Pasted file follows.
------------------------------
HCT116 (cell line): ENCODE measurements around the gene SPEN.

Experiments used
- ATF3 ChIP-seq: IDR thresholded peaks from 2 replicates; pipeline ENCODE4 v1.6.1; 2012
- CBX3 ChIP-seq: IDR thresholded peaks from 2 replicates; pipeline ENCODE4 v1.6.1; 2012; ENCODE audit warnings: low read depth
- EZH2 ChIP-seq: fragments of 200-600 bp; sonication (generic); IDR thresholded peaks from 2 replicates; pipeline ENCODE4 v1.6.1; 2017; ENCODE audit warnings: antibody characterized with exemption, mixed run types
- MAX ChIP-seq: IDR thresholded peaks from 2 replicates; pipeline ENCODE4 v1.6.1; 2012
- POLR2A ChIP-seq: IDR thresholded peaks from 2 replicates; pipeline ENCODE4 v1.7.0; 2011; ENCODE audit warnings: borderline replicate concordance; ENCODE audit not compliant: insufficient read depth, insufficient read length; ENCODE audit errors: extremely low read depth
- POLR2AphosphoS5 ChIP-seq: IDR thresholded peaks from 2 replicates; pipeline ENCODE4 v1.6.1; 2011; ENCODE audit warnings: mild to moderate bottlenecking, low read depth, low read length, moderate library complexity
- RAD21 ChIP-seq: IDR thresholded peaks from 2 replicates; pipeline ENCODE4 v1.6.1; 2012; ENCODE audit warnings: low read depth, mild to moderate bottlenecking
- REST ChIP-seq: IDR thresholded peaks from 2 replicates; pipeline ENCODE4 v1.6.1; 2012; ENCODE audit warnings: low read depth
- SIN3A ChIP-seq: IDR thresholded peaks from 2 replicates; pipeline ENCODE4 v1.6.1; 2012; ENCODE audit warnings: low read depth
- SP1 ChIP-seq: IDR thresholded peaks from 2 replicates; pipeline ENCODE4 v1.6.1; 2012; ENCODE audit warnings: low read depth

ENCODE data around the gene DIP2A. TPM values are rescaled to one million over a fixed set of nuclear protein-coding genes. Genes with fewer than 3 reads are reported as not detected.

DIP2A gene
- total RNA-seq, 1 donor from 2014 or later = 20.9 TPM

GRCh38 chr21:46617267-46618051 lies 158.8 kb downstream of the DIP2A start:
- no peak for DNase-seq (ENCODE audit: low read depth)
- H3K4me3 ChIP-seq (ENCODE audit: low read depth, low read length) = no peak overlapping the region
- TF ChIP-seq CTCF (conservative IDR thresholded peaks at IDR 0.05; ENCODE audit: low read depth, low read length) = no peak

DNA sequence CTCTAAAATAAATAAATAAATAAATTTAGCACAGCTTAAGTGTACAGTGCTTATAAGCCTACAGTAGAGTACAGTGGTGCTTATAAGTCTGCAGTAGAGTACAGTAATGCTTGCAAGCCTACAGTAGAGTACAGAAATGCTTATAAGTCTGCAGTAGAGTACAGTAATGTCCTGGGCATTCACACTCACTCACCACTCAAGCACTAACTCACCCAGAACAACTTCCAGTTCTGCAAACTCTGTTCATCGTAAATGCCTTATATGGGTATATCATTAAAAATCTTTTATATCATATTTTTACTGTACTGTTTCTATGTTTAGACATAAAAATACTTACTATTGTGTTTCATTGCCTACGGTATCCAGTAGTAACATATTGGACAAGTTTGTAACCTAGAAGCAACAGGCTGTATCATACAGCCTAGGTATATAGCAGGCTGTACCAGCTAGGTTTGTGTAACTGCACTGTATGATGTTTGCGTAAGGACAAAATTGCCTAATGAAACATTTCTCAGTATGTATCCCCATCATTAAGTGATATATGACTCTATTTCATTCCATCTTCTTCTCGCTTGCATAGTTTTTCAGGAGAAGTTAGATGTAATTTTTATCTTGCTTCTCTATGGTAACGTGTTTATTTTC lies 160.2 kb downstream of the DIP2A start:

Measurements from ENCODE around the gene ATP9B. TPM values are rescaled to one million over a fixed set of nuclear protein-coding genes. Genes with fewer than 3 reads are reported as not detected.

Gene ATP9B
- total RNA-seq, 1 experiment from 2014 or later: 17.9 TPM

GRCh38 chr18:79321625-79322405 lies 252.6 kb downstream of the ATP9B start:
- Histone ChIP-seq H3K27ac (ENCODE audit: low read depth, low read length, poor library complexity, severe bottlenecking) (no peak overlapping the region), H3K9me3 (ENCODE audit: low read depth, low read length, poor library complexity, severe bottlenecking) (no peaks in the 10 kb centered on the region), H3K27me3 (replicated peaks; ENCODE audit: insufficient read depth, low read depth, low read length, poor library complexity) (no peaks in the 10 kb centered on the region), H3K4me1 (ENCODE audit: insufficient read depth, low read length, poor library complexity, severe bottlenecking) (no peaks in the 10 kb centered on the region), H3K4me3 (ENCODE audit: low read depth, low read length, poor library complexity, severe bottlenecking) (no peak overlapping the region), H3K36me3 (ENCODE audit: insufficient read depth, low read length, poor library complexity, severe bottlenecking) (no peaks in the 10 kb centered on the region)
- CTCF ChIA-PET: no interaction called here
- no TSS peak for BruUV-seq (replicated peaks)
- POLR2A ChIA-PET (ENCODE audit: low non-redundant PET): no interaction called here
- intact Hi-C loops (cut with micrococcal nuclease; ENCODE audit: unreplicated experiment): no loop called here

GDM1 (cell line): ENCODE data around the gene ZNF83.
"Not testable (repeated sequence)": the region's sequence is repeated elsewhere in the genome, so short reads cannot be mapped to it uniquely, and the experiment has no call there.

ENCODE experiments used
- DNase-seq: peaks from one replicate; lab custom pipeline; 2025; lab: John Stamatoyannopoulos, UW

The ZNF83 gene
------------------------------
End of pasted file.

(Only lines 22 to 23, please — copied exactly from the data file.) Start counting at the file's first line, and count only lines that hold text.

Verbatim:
Gene ATP9B
- total RNA-seq, 1 experiment from 2014 or later: 17.9 TPM